"For example, in an estuary there are more kilograms of trematode worms—parasites—than kilograms of birds," he noted. "If you could see the trematodes with binoculars, you might not bother bird watching."

Said Hechinger: "No one debates whether it's important for ensuring human welfare to understand how ecosystems work. How can we possibly understand something without accounting for its major parts? Because our findings indicate that parasites control a massive amount of biomass, it would seem future research can't ignore them."

According to Kuris, understanding the enormity of parasite biomass and the burden it places on available hosts could lead to new strategies in the management of infectious diseases. Treatment protocols might put greater emphasis on enhancing the host's ability to defend itself against parasitic disease and slow the rate of energy uptake by the parasites and pathogens.

The full citation for the article is: Kuris, A.M., Hechinger, R.F., Shaw, J.C., Whitney, K.L., Aguirre-Macedo, Leopoldina, Boch, C.A., Dobson, A.P., Dunham, E.J., Fredensborg, B.L., Huspeni, T.C., Lorda, Julio, Mababa, Luzviminda, Mancini, F.T., Mora, A.B., Pickering, Maria, Talhouk, N.L., Torchin, M.E., and Lafferty, K.D., 2008, Ecosystem energetic implications of parasite and free-living biomass in three estuaries: Nature, v. 454, no. 7203, p. 515-518, doi:10.1038/nature06970 [URL http://dx.doi.org/10.1038/nature06970].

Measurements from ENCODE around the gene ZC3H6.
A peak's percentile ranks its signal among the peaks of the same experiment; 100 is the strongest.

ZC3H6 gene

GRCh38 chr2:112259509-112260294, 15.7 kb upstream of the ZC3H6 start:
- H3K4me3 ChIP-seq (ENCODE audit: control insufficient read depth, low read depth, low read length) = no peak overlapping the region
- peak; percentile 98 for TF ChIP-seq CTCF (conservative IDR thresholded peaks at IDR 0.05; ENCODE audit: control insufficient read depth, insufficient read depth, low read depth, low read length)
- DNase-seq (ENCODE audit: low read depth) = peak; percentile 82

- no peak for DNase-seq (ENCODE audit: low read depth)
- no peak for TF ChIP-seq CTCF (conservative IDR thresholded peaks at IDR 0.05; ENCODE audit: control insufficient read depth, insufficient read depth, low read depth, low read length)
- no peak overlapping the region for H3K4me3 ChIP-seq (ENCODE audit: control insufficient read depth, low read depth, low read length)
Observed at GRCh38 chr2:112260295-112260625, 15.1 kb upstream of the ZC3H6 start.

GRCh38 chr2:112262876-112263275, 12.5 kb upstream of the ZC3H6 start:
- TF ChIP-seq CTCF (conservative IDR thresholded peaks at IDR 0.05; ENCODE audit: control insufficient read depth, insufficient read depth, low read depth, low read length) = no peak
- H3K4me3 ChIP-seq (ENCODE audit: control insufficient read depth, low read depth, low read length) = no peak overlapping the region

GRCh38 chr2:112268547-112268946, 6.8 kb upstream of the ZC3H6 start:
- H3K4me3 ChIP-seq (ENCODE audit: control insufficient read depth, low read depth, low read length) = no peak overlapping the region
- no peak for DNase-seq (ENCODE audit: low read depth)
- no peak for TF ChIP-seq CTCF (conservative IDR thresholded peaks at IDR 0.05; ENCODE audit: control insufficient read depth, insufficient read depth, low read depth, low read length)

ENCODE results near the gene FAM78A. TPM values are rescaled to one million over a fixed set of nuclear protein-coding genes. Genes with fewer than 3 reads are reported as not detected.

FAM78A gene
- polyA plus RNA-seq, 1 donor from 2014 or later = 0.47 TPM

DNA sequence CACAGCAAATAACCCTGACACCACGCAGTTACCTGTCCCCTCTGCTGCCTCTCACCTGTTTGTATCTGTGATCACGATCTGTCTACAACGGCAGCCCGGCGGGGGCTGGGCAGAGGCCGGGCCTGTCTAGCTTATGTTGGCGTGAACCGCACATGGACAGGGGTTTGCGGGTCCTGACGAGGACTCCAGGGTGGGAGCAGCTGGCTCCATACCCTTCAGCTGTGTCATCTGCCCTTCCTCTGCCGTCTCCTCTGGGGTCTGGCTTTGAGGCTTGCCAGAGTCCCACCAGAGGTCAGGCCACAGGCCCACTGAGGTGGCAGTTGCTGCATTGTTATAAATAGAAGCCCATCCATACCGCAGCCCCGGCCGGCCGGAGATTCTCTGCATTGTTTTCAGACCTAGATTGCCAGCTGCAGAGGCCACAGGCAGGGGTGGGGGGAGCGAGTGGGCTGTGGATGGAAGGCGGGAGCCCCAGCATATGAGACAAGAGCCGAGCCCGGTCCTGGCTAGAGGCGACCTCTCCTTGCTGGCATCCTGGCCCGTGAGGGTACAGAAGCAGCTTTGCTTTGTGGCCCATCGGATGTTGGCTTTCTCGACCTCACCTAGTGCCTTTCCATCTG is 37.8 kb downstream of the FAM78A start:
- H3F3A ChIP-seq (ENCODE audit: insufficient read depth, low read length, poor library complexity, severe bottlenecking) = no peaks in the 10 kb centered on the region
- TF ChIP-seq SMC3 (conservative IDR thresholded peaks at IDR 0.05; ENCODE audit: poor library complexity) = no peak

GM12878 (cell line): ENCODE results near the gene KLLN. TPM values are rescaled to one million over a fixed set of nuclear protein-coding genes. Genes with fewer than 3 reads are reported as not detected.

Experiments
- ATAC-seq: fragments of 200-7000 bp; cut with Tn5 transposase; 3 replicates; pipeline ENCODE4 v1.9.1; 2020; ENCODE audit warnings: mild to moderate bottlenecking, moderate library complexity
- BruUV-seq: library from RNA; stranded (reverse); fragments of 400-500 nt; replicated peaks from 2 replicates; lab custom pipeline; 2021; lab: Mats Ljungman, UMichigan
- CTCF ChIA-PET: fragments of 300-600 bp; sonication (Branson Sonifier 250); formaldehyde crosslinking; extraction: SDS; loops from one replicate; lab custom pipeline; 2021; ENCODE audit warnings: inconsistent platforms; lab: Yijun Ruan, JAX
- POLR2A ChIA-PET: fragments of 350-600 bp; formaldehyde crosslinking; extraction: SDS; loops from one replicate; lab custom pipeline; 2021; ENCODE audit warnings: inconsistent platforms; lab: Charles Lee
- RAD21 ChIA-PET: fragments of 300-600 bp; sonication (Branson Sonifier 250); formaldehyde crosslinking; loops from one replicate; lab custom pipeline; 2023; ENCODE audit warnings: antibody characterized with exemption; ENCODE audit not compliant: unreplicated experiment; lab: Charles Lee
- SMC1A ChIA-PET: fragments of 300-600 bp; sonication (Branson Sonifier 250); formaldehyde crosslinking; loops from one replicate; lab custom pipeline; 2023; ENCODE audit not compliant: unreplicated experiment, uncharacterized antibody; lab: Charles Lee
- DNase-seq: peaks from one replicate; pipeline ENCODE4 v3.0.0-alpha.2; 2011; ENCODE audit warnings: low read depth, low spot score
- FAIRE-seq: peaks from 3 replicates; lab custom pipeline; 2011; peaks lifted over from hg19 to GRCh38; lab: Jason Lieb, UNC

About the author: Andrea Estrada is a writer in the Office of Public Affairs at the University of California, Santa Barbara.


Related Sound Waves Stories
Parasites, the Thread of Food Webs?
August 2006
Biologists Count Parasites to Assess Health of Marsh
July 2006

Related Web Sites
Ecosystem energetic implications of parasite and free-living biomass in three estuaries
Nature

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Parasites Outweigh Predators

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Awards National Wetlands Research Center Staff Receive Awards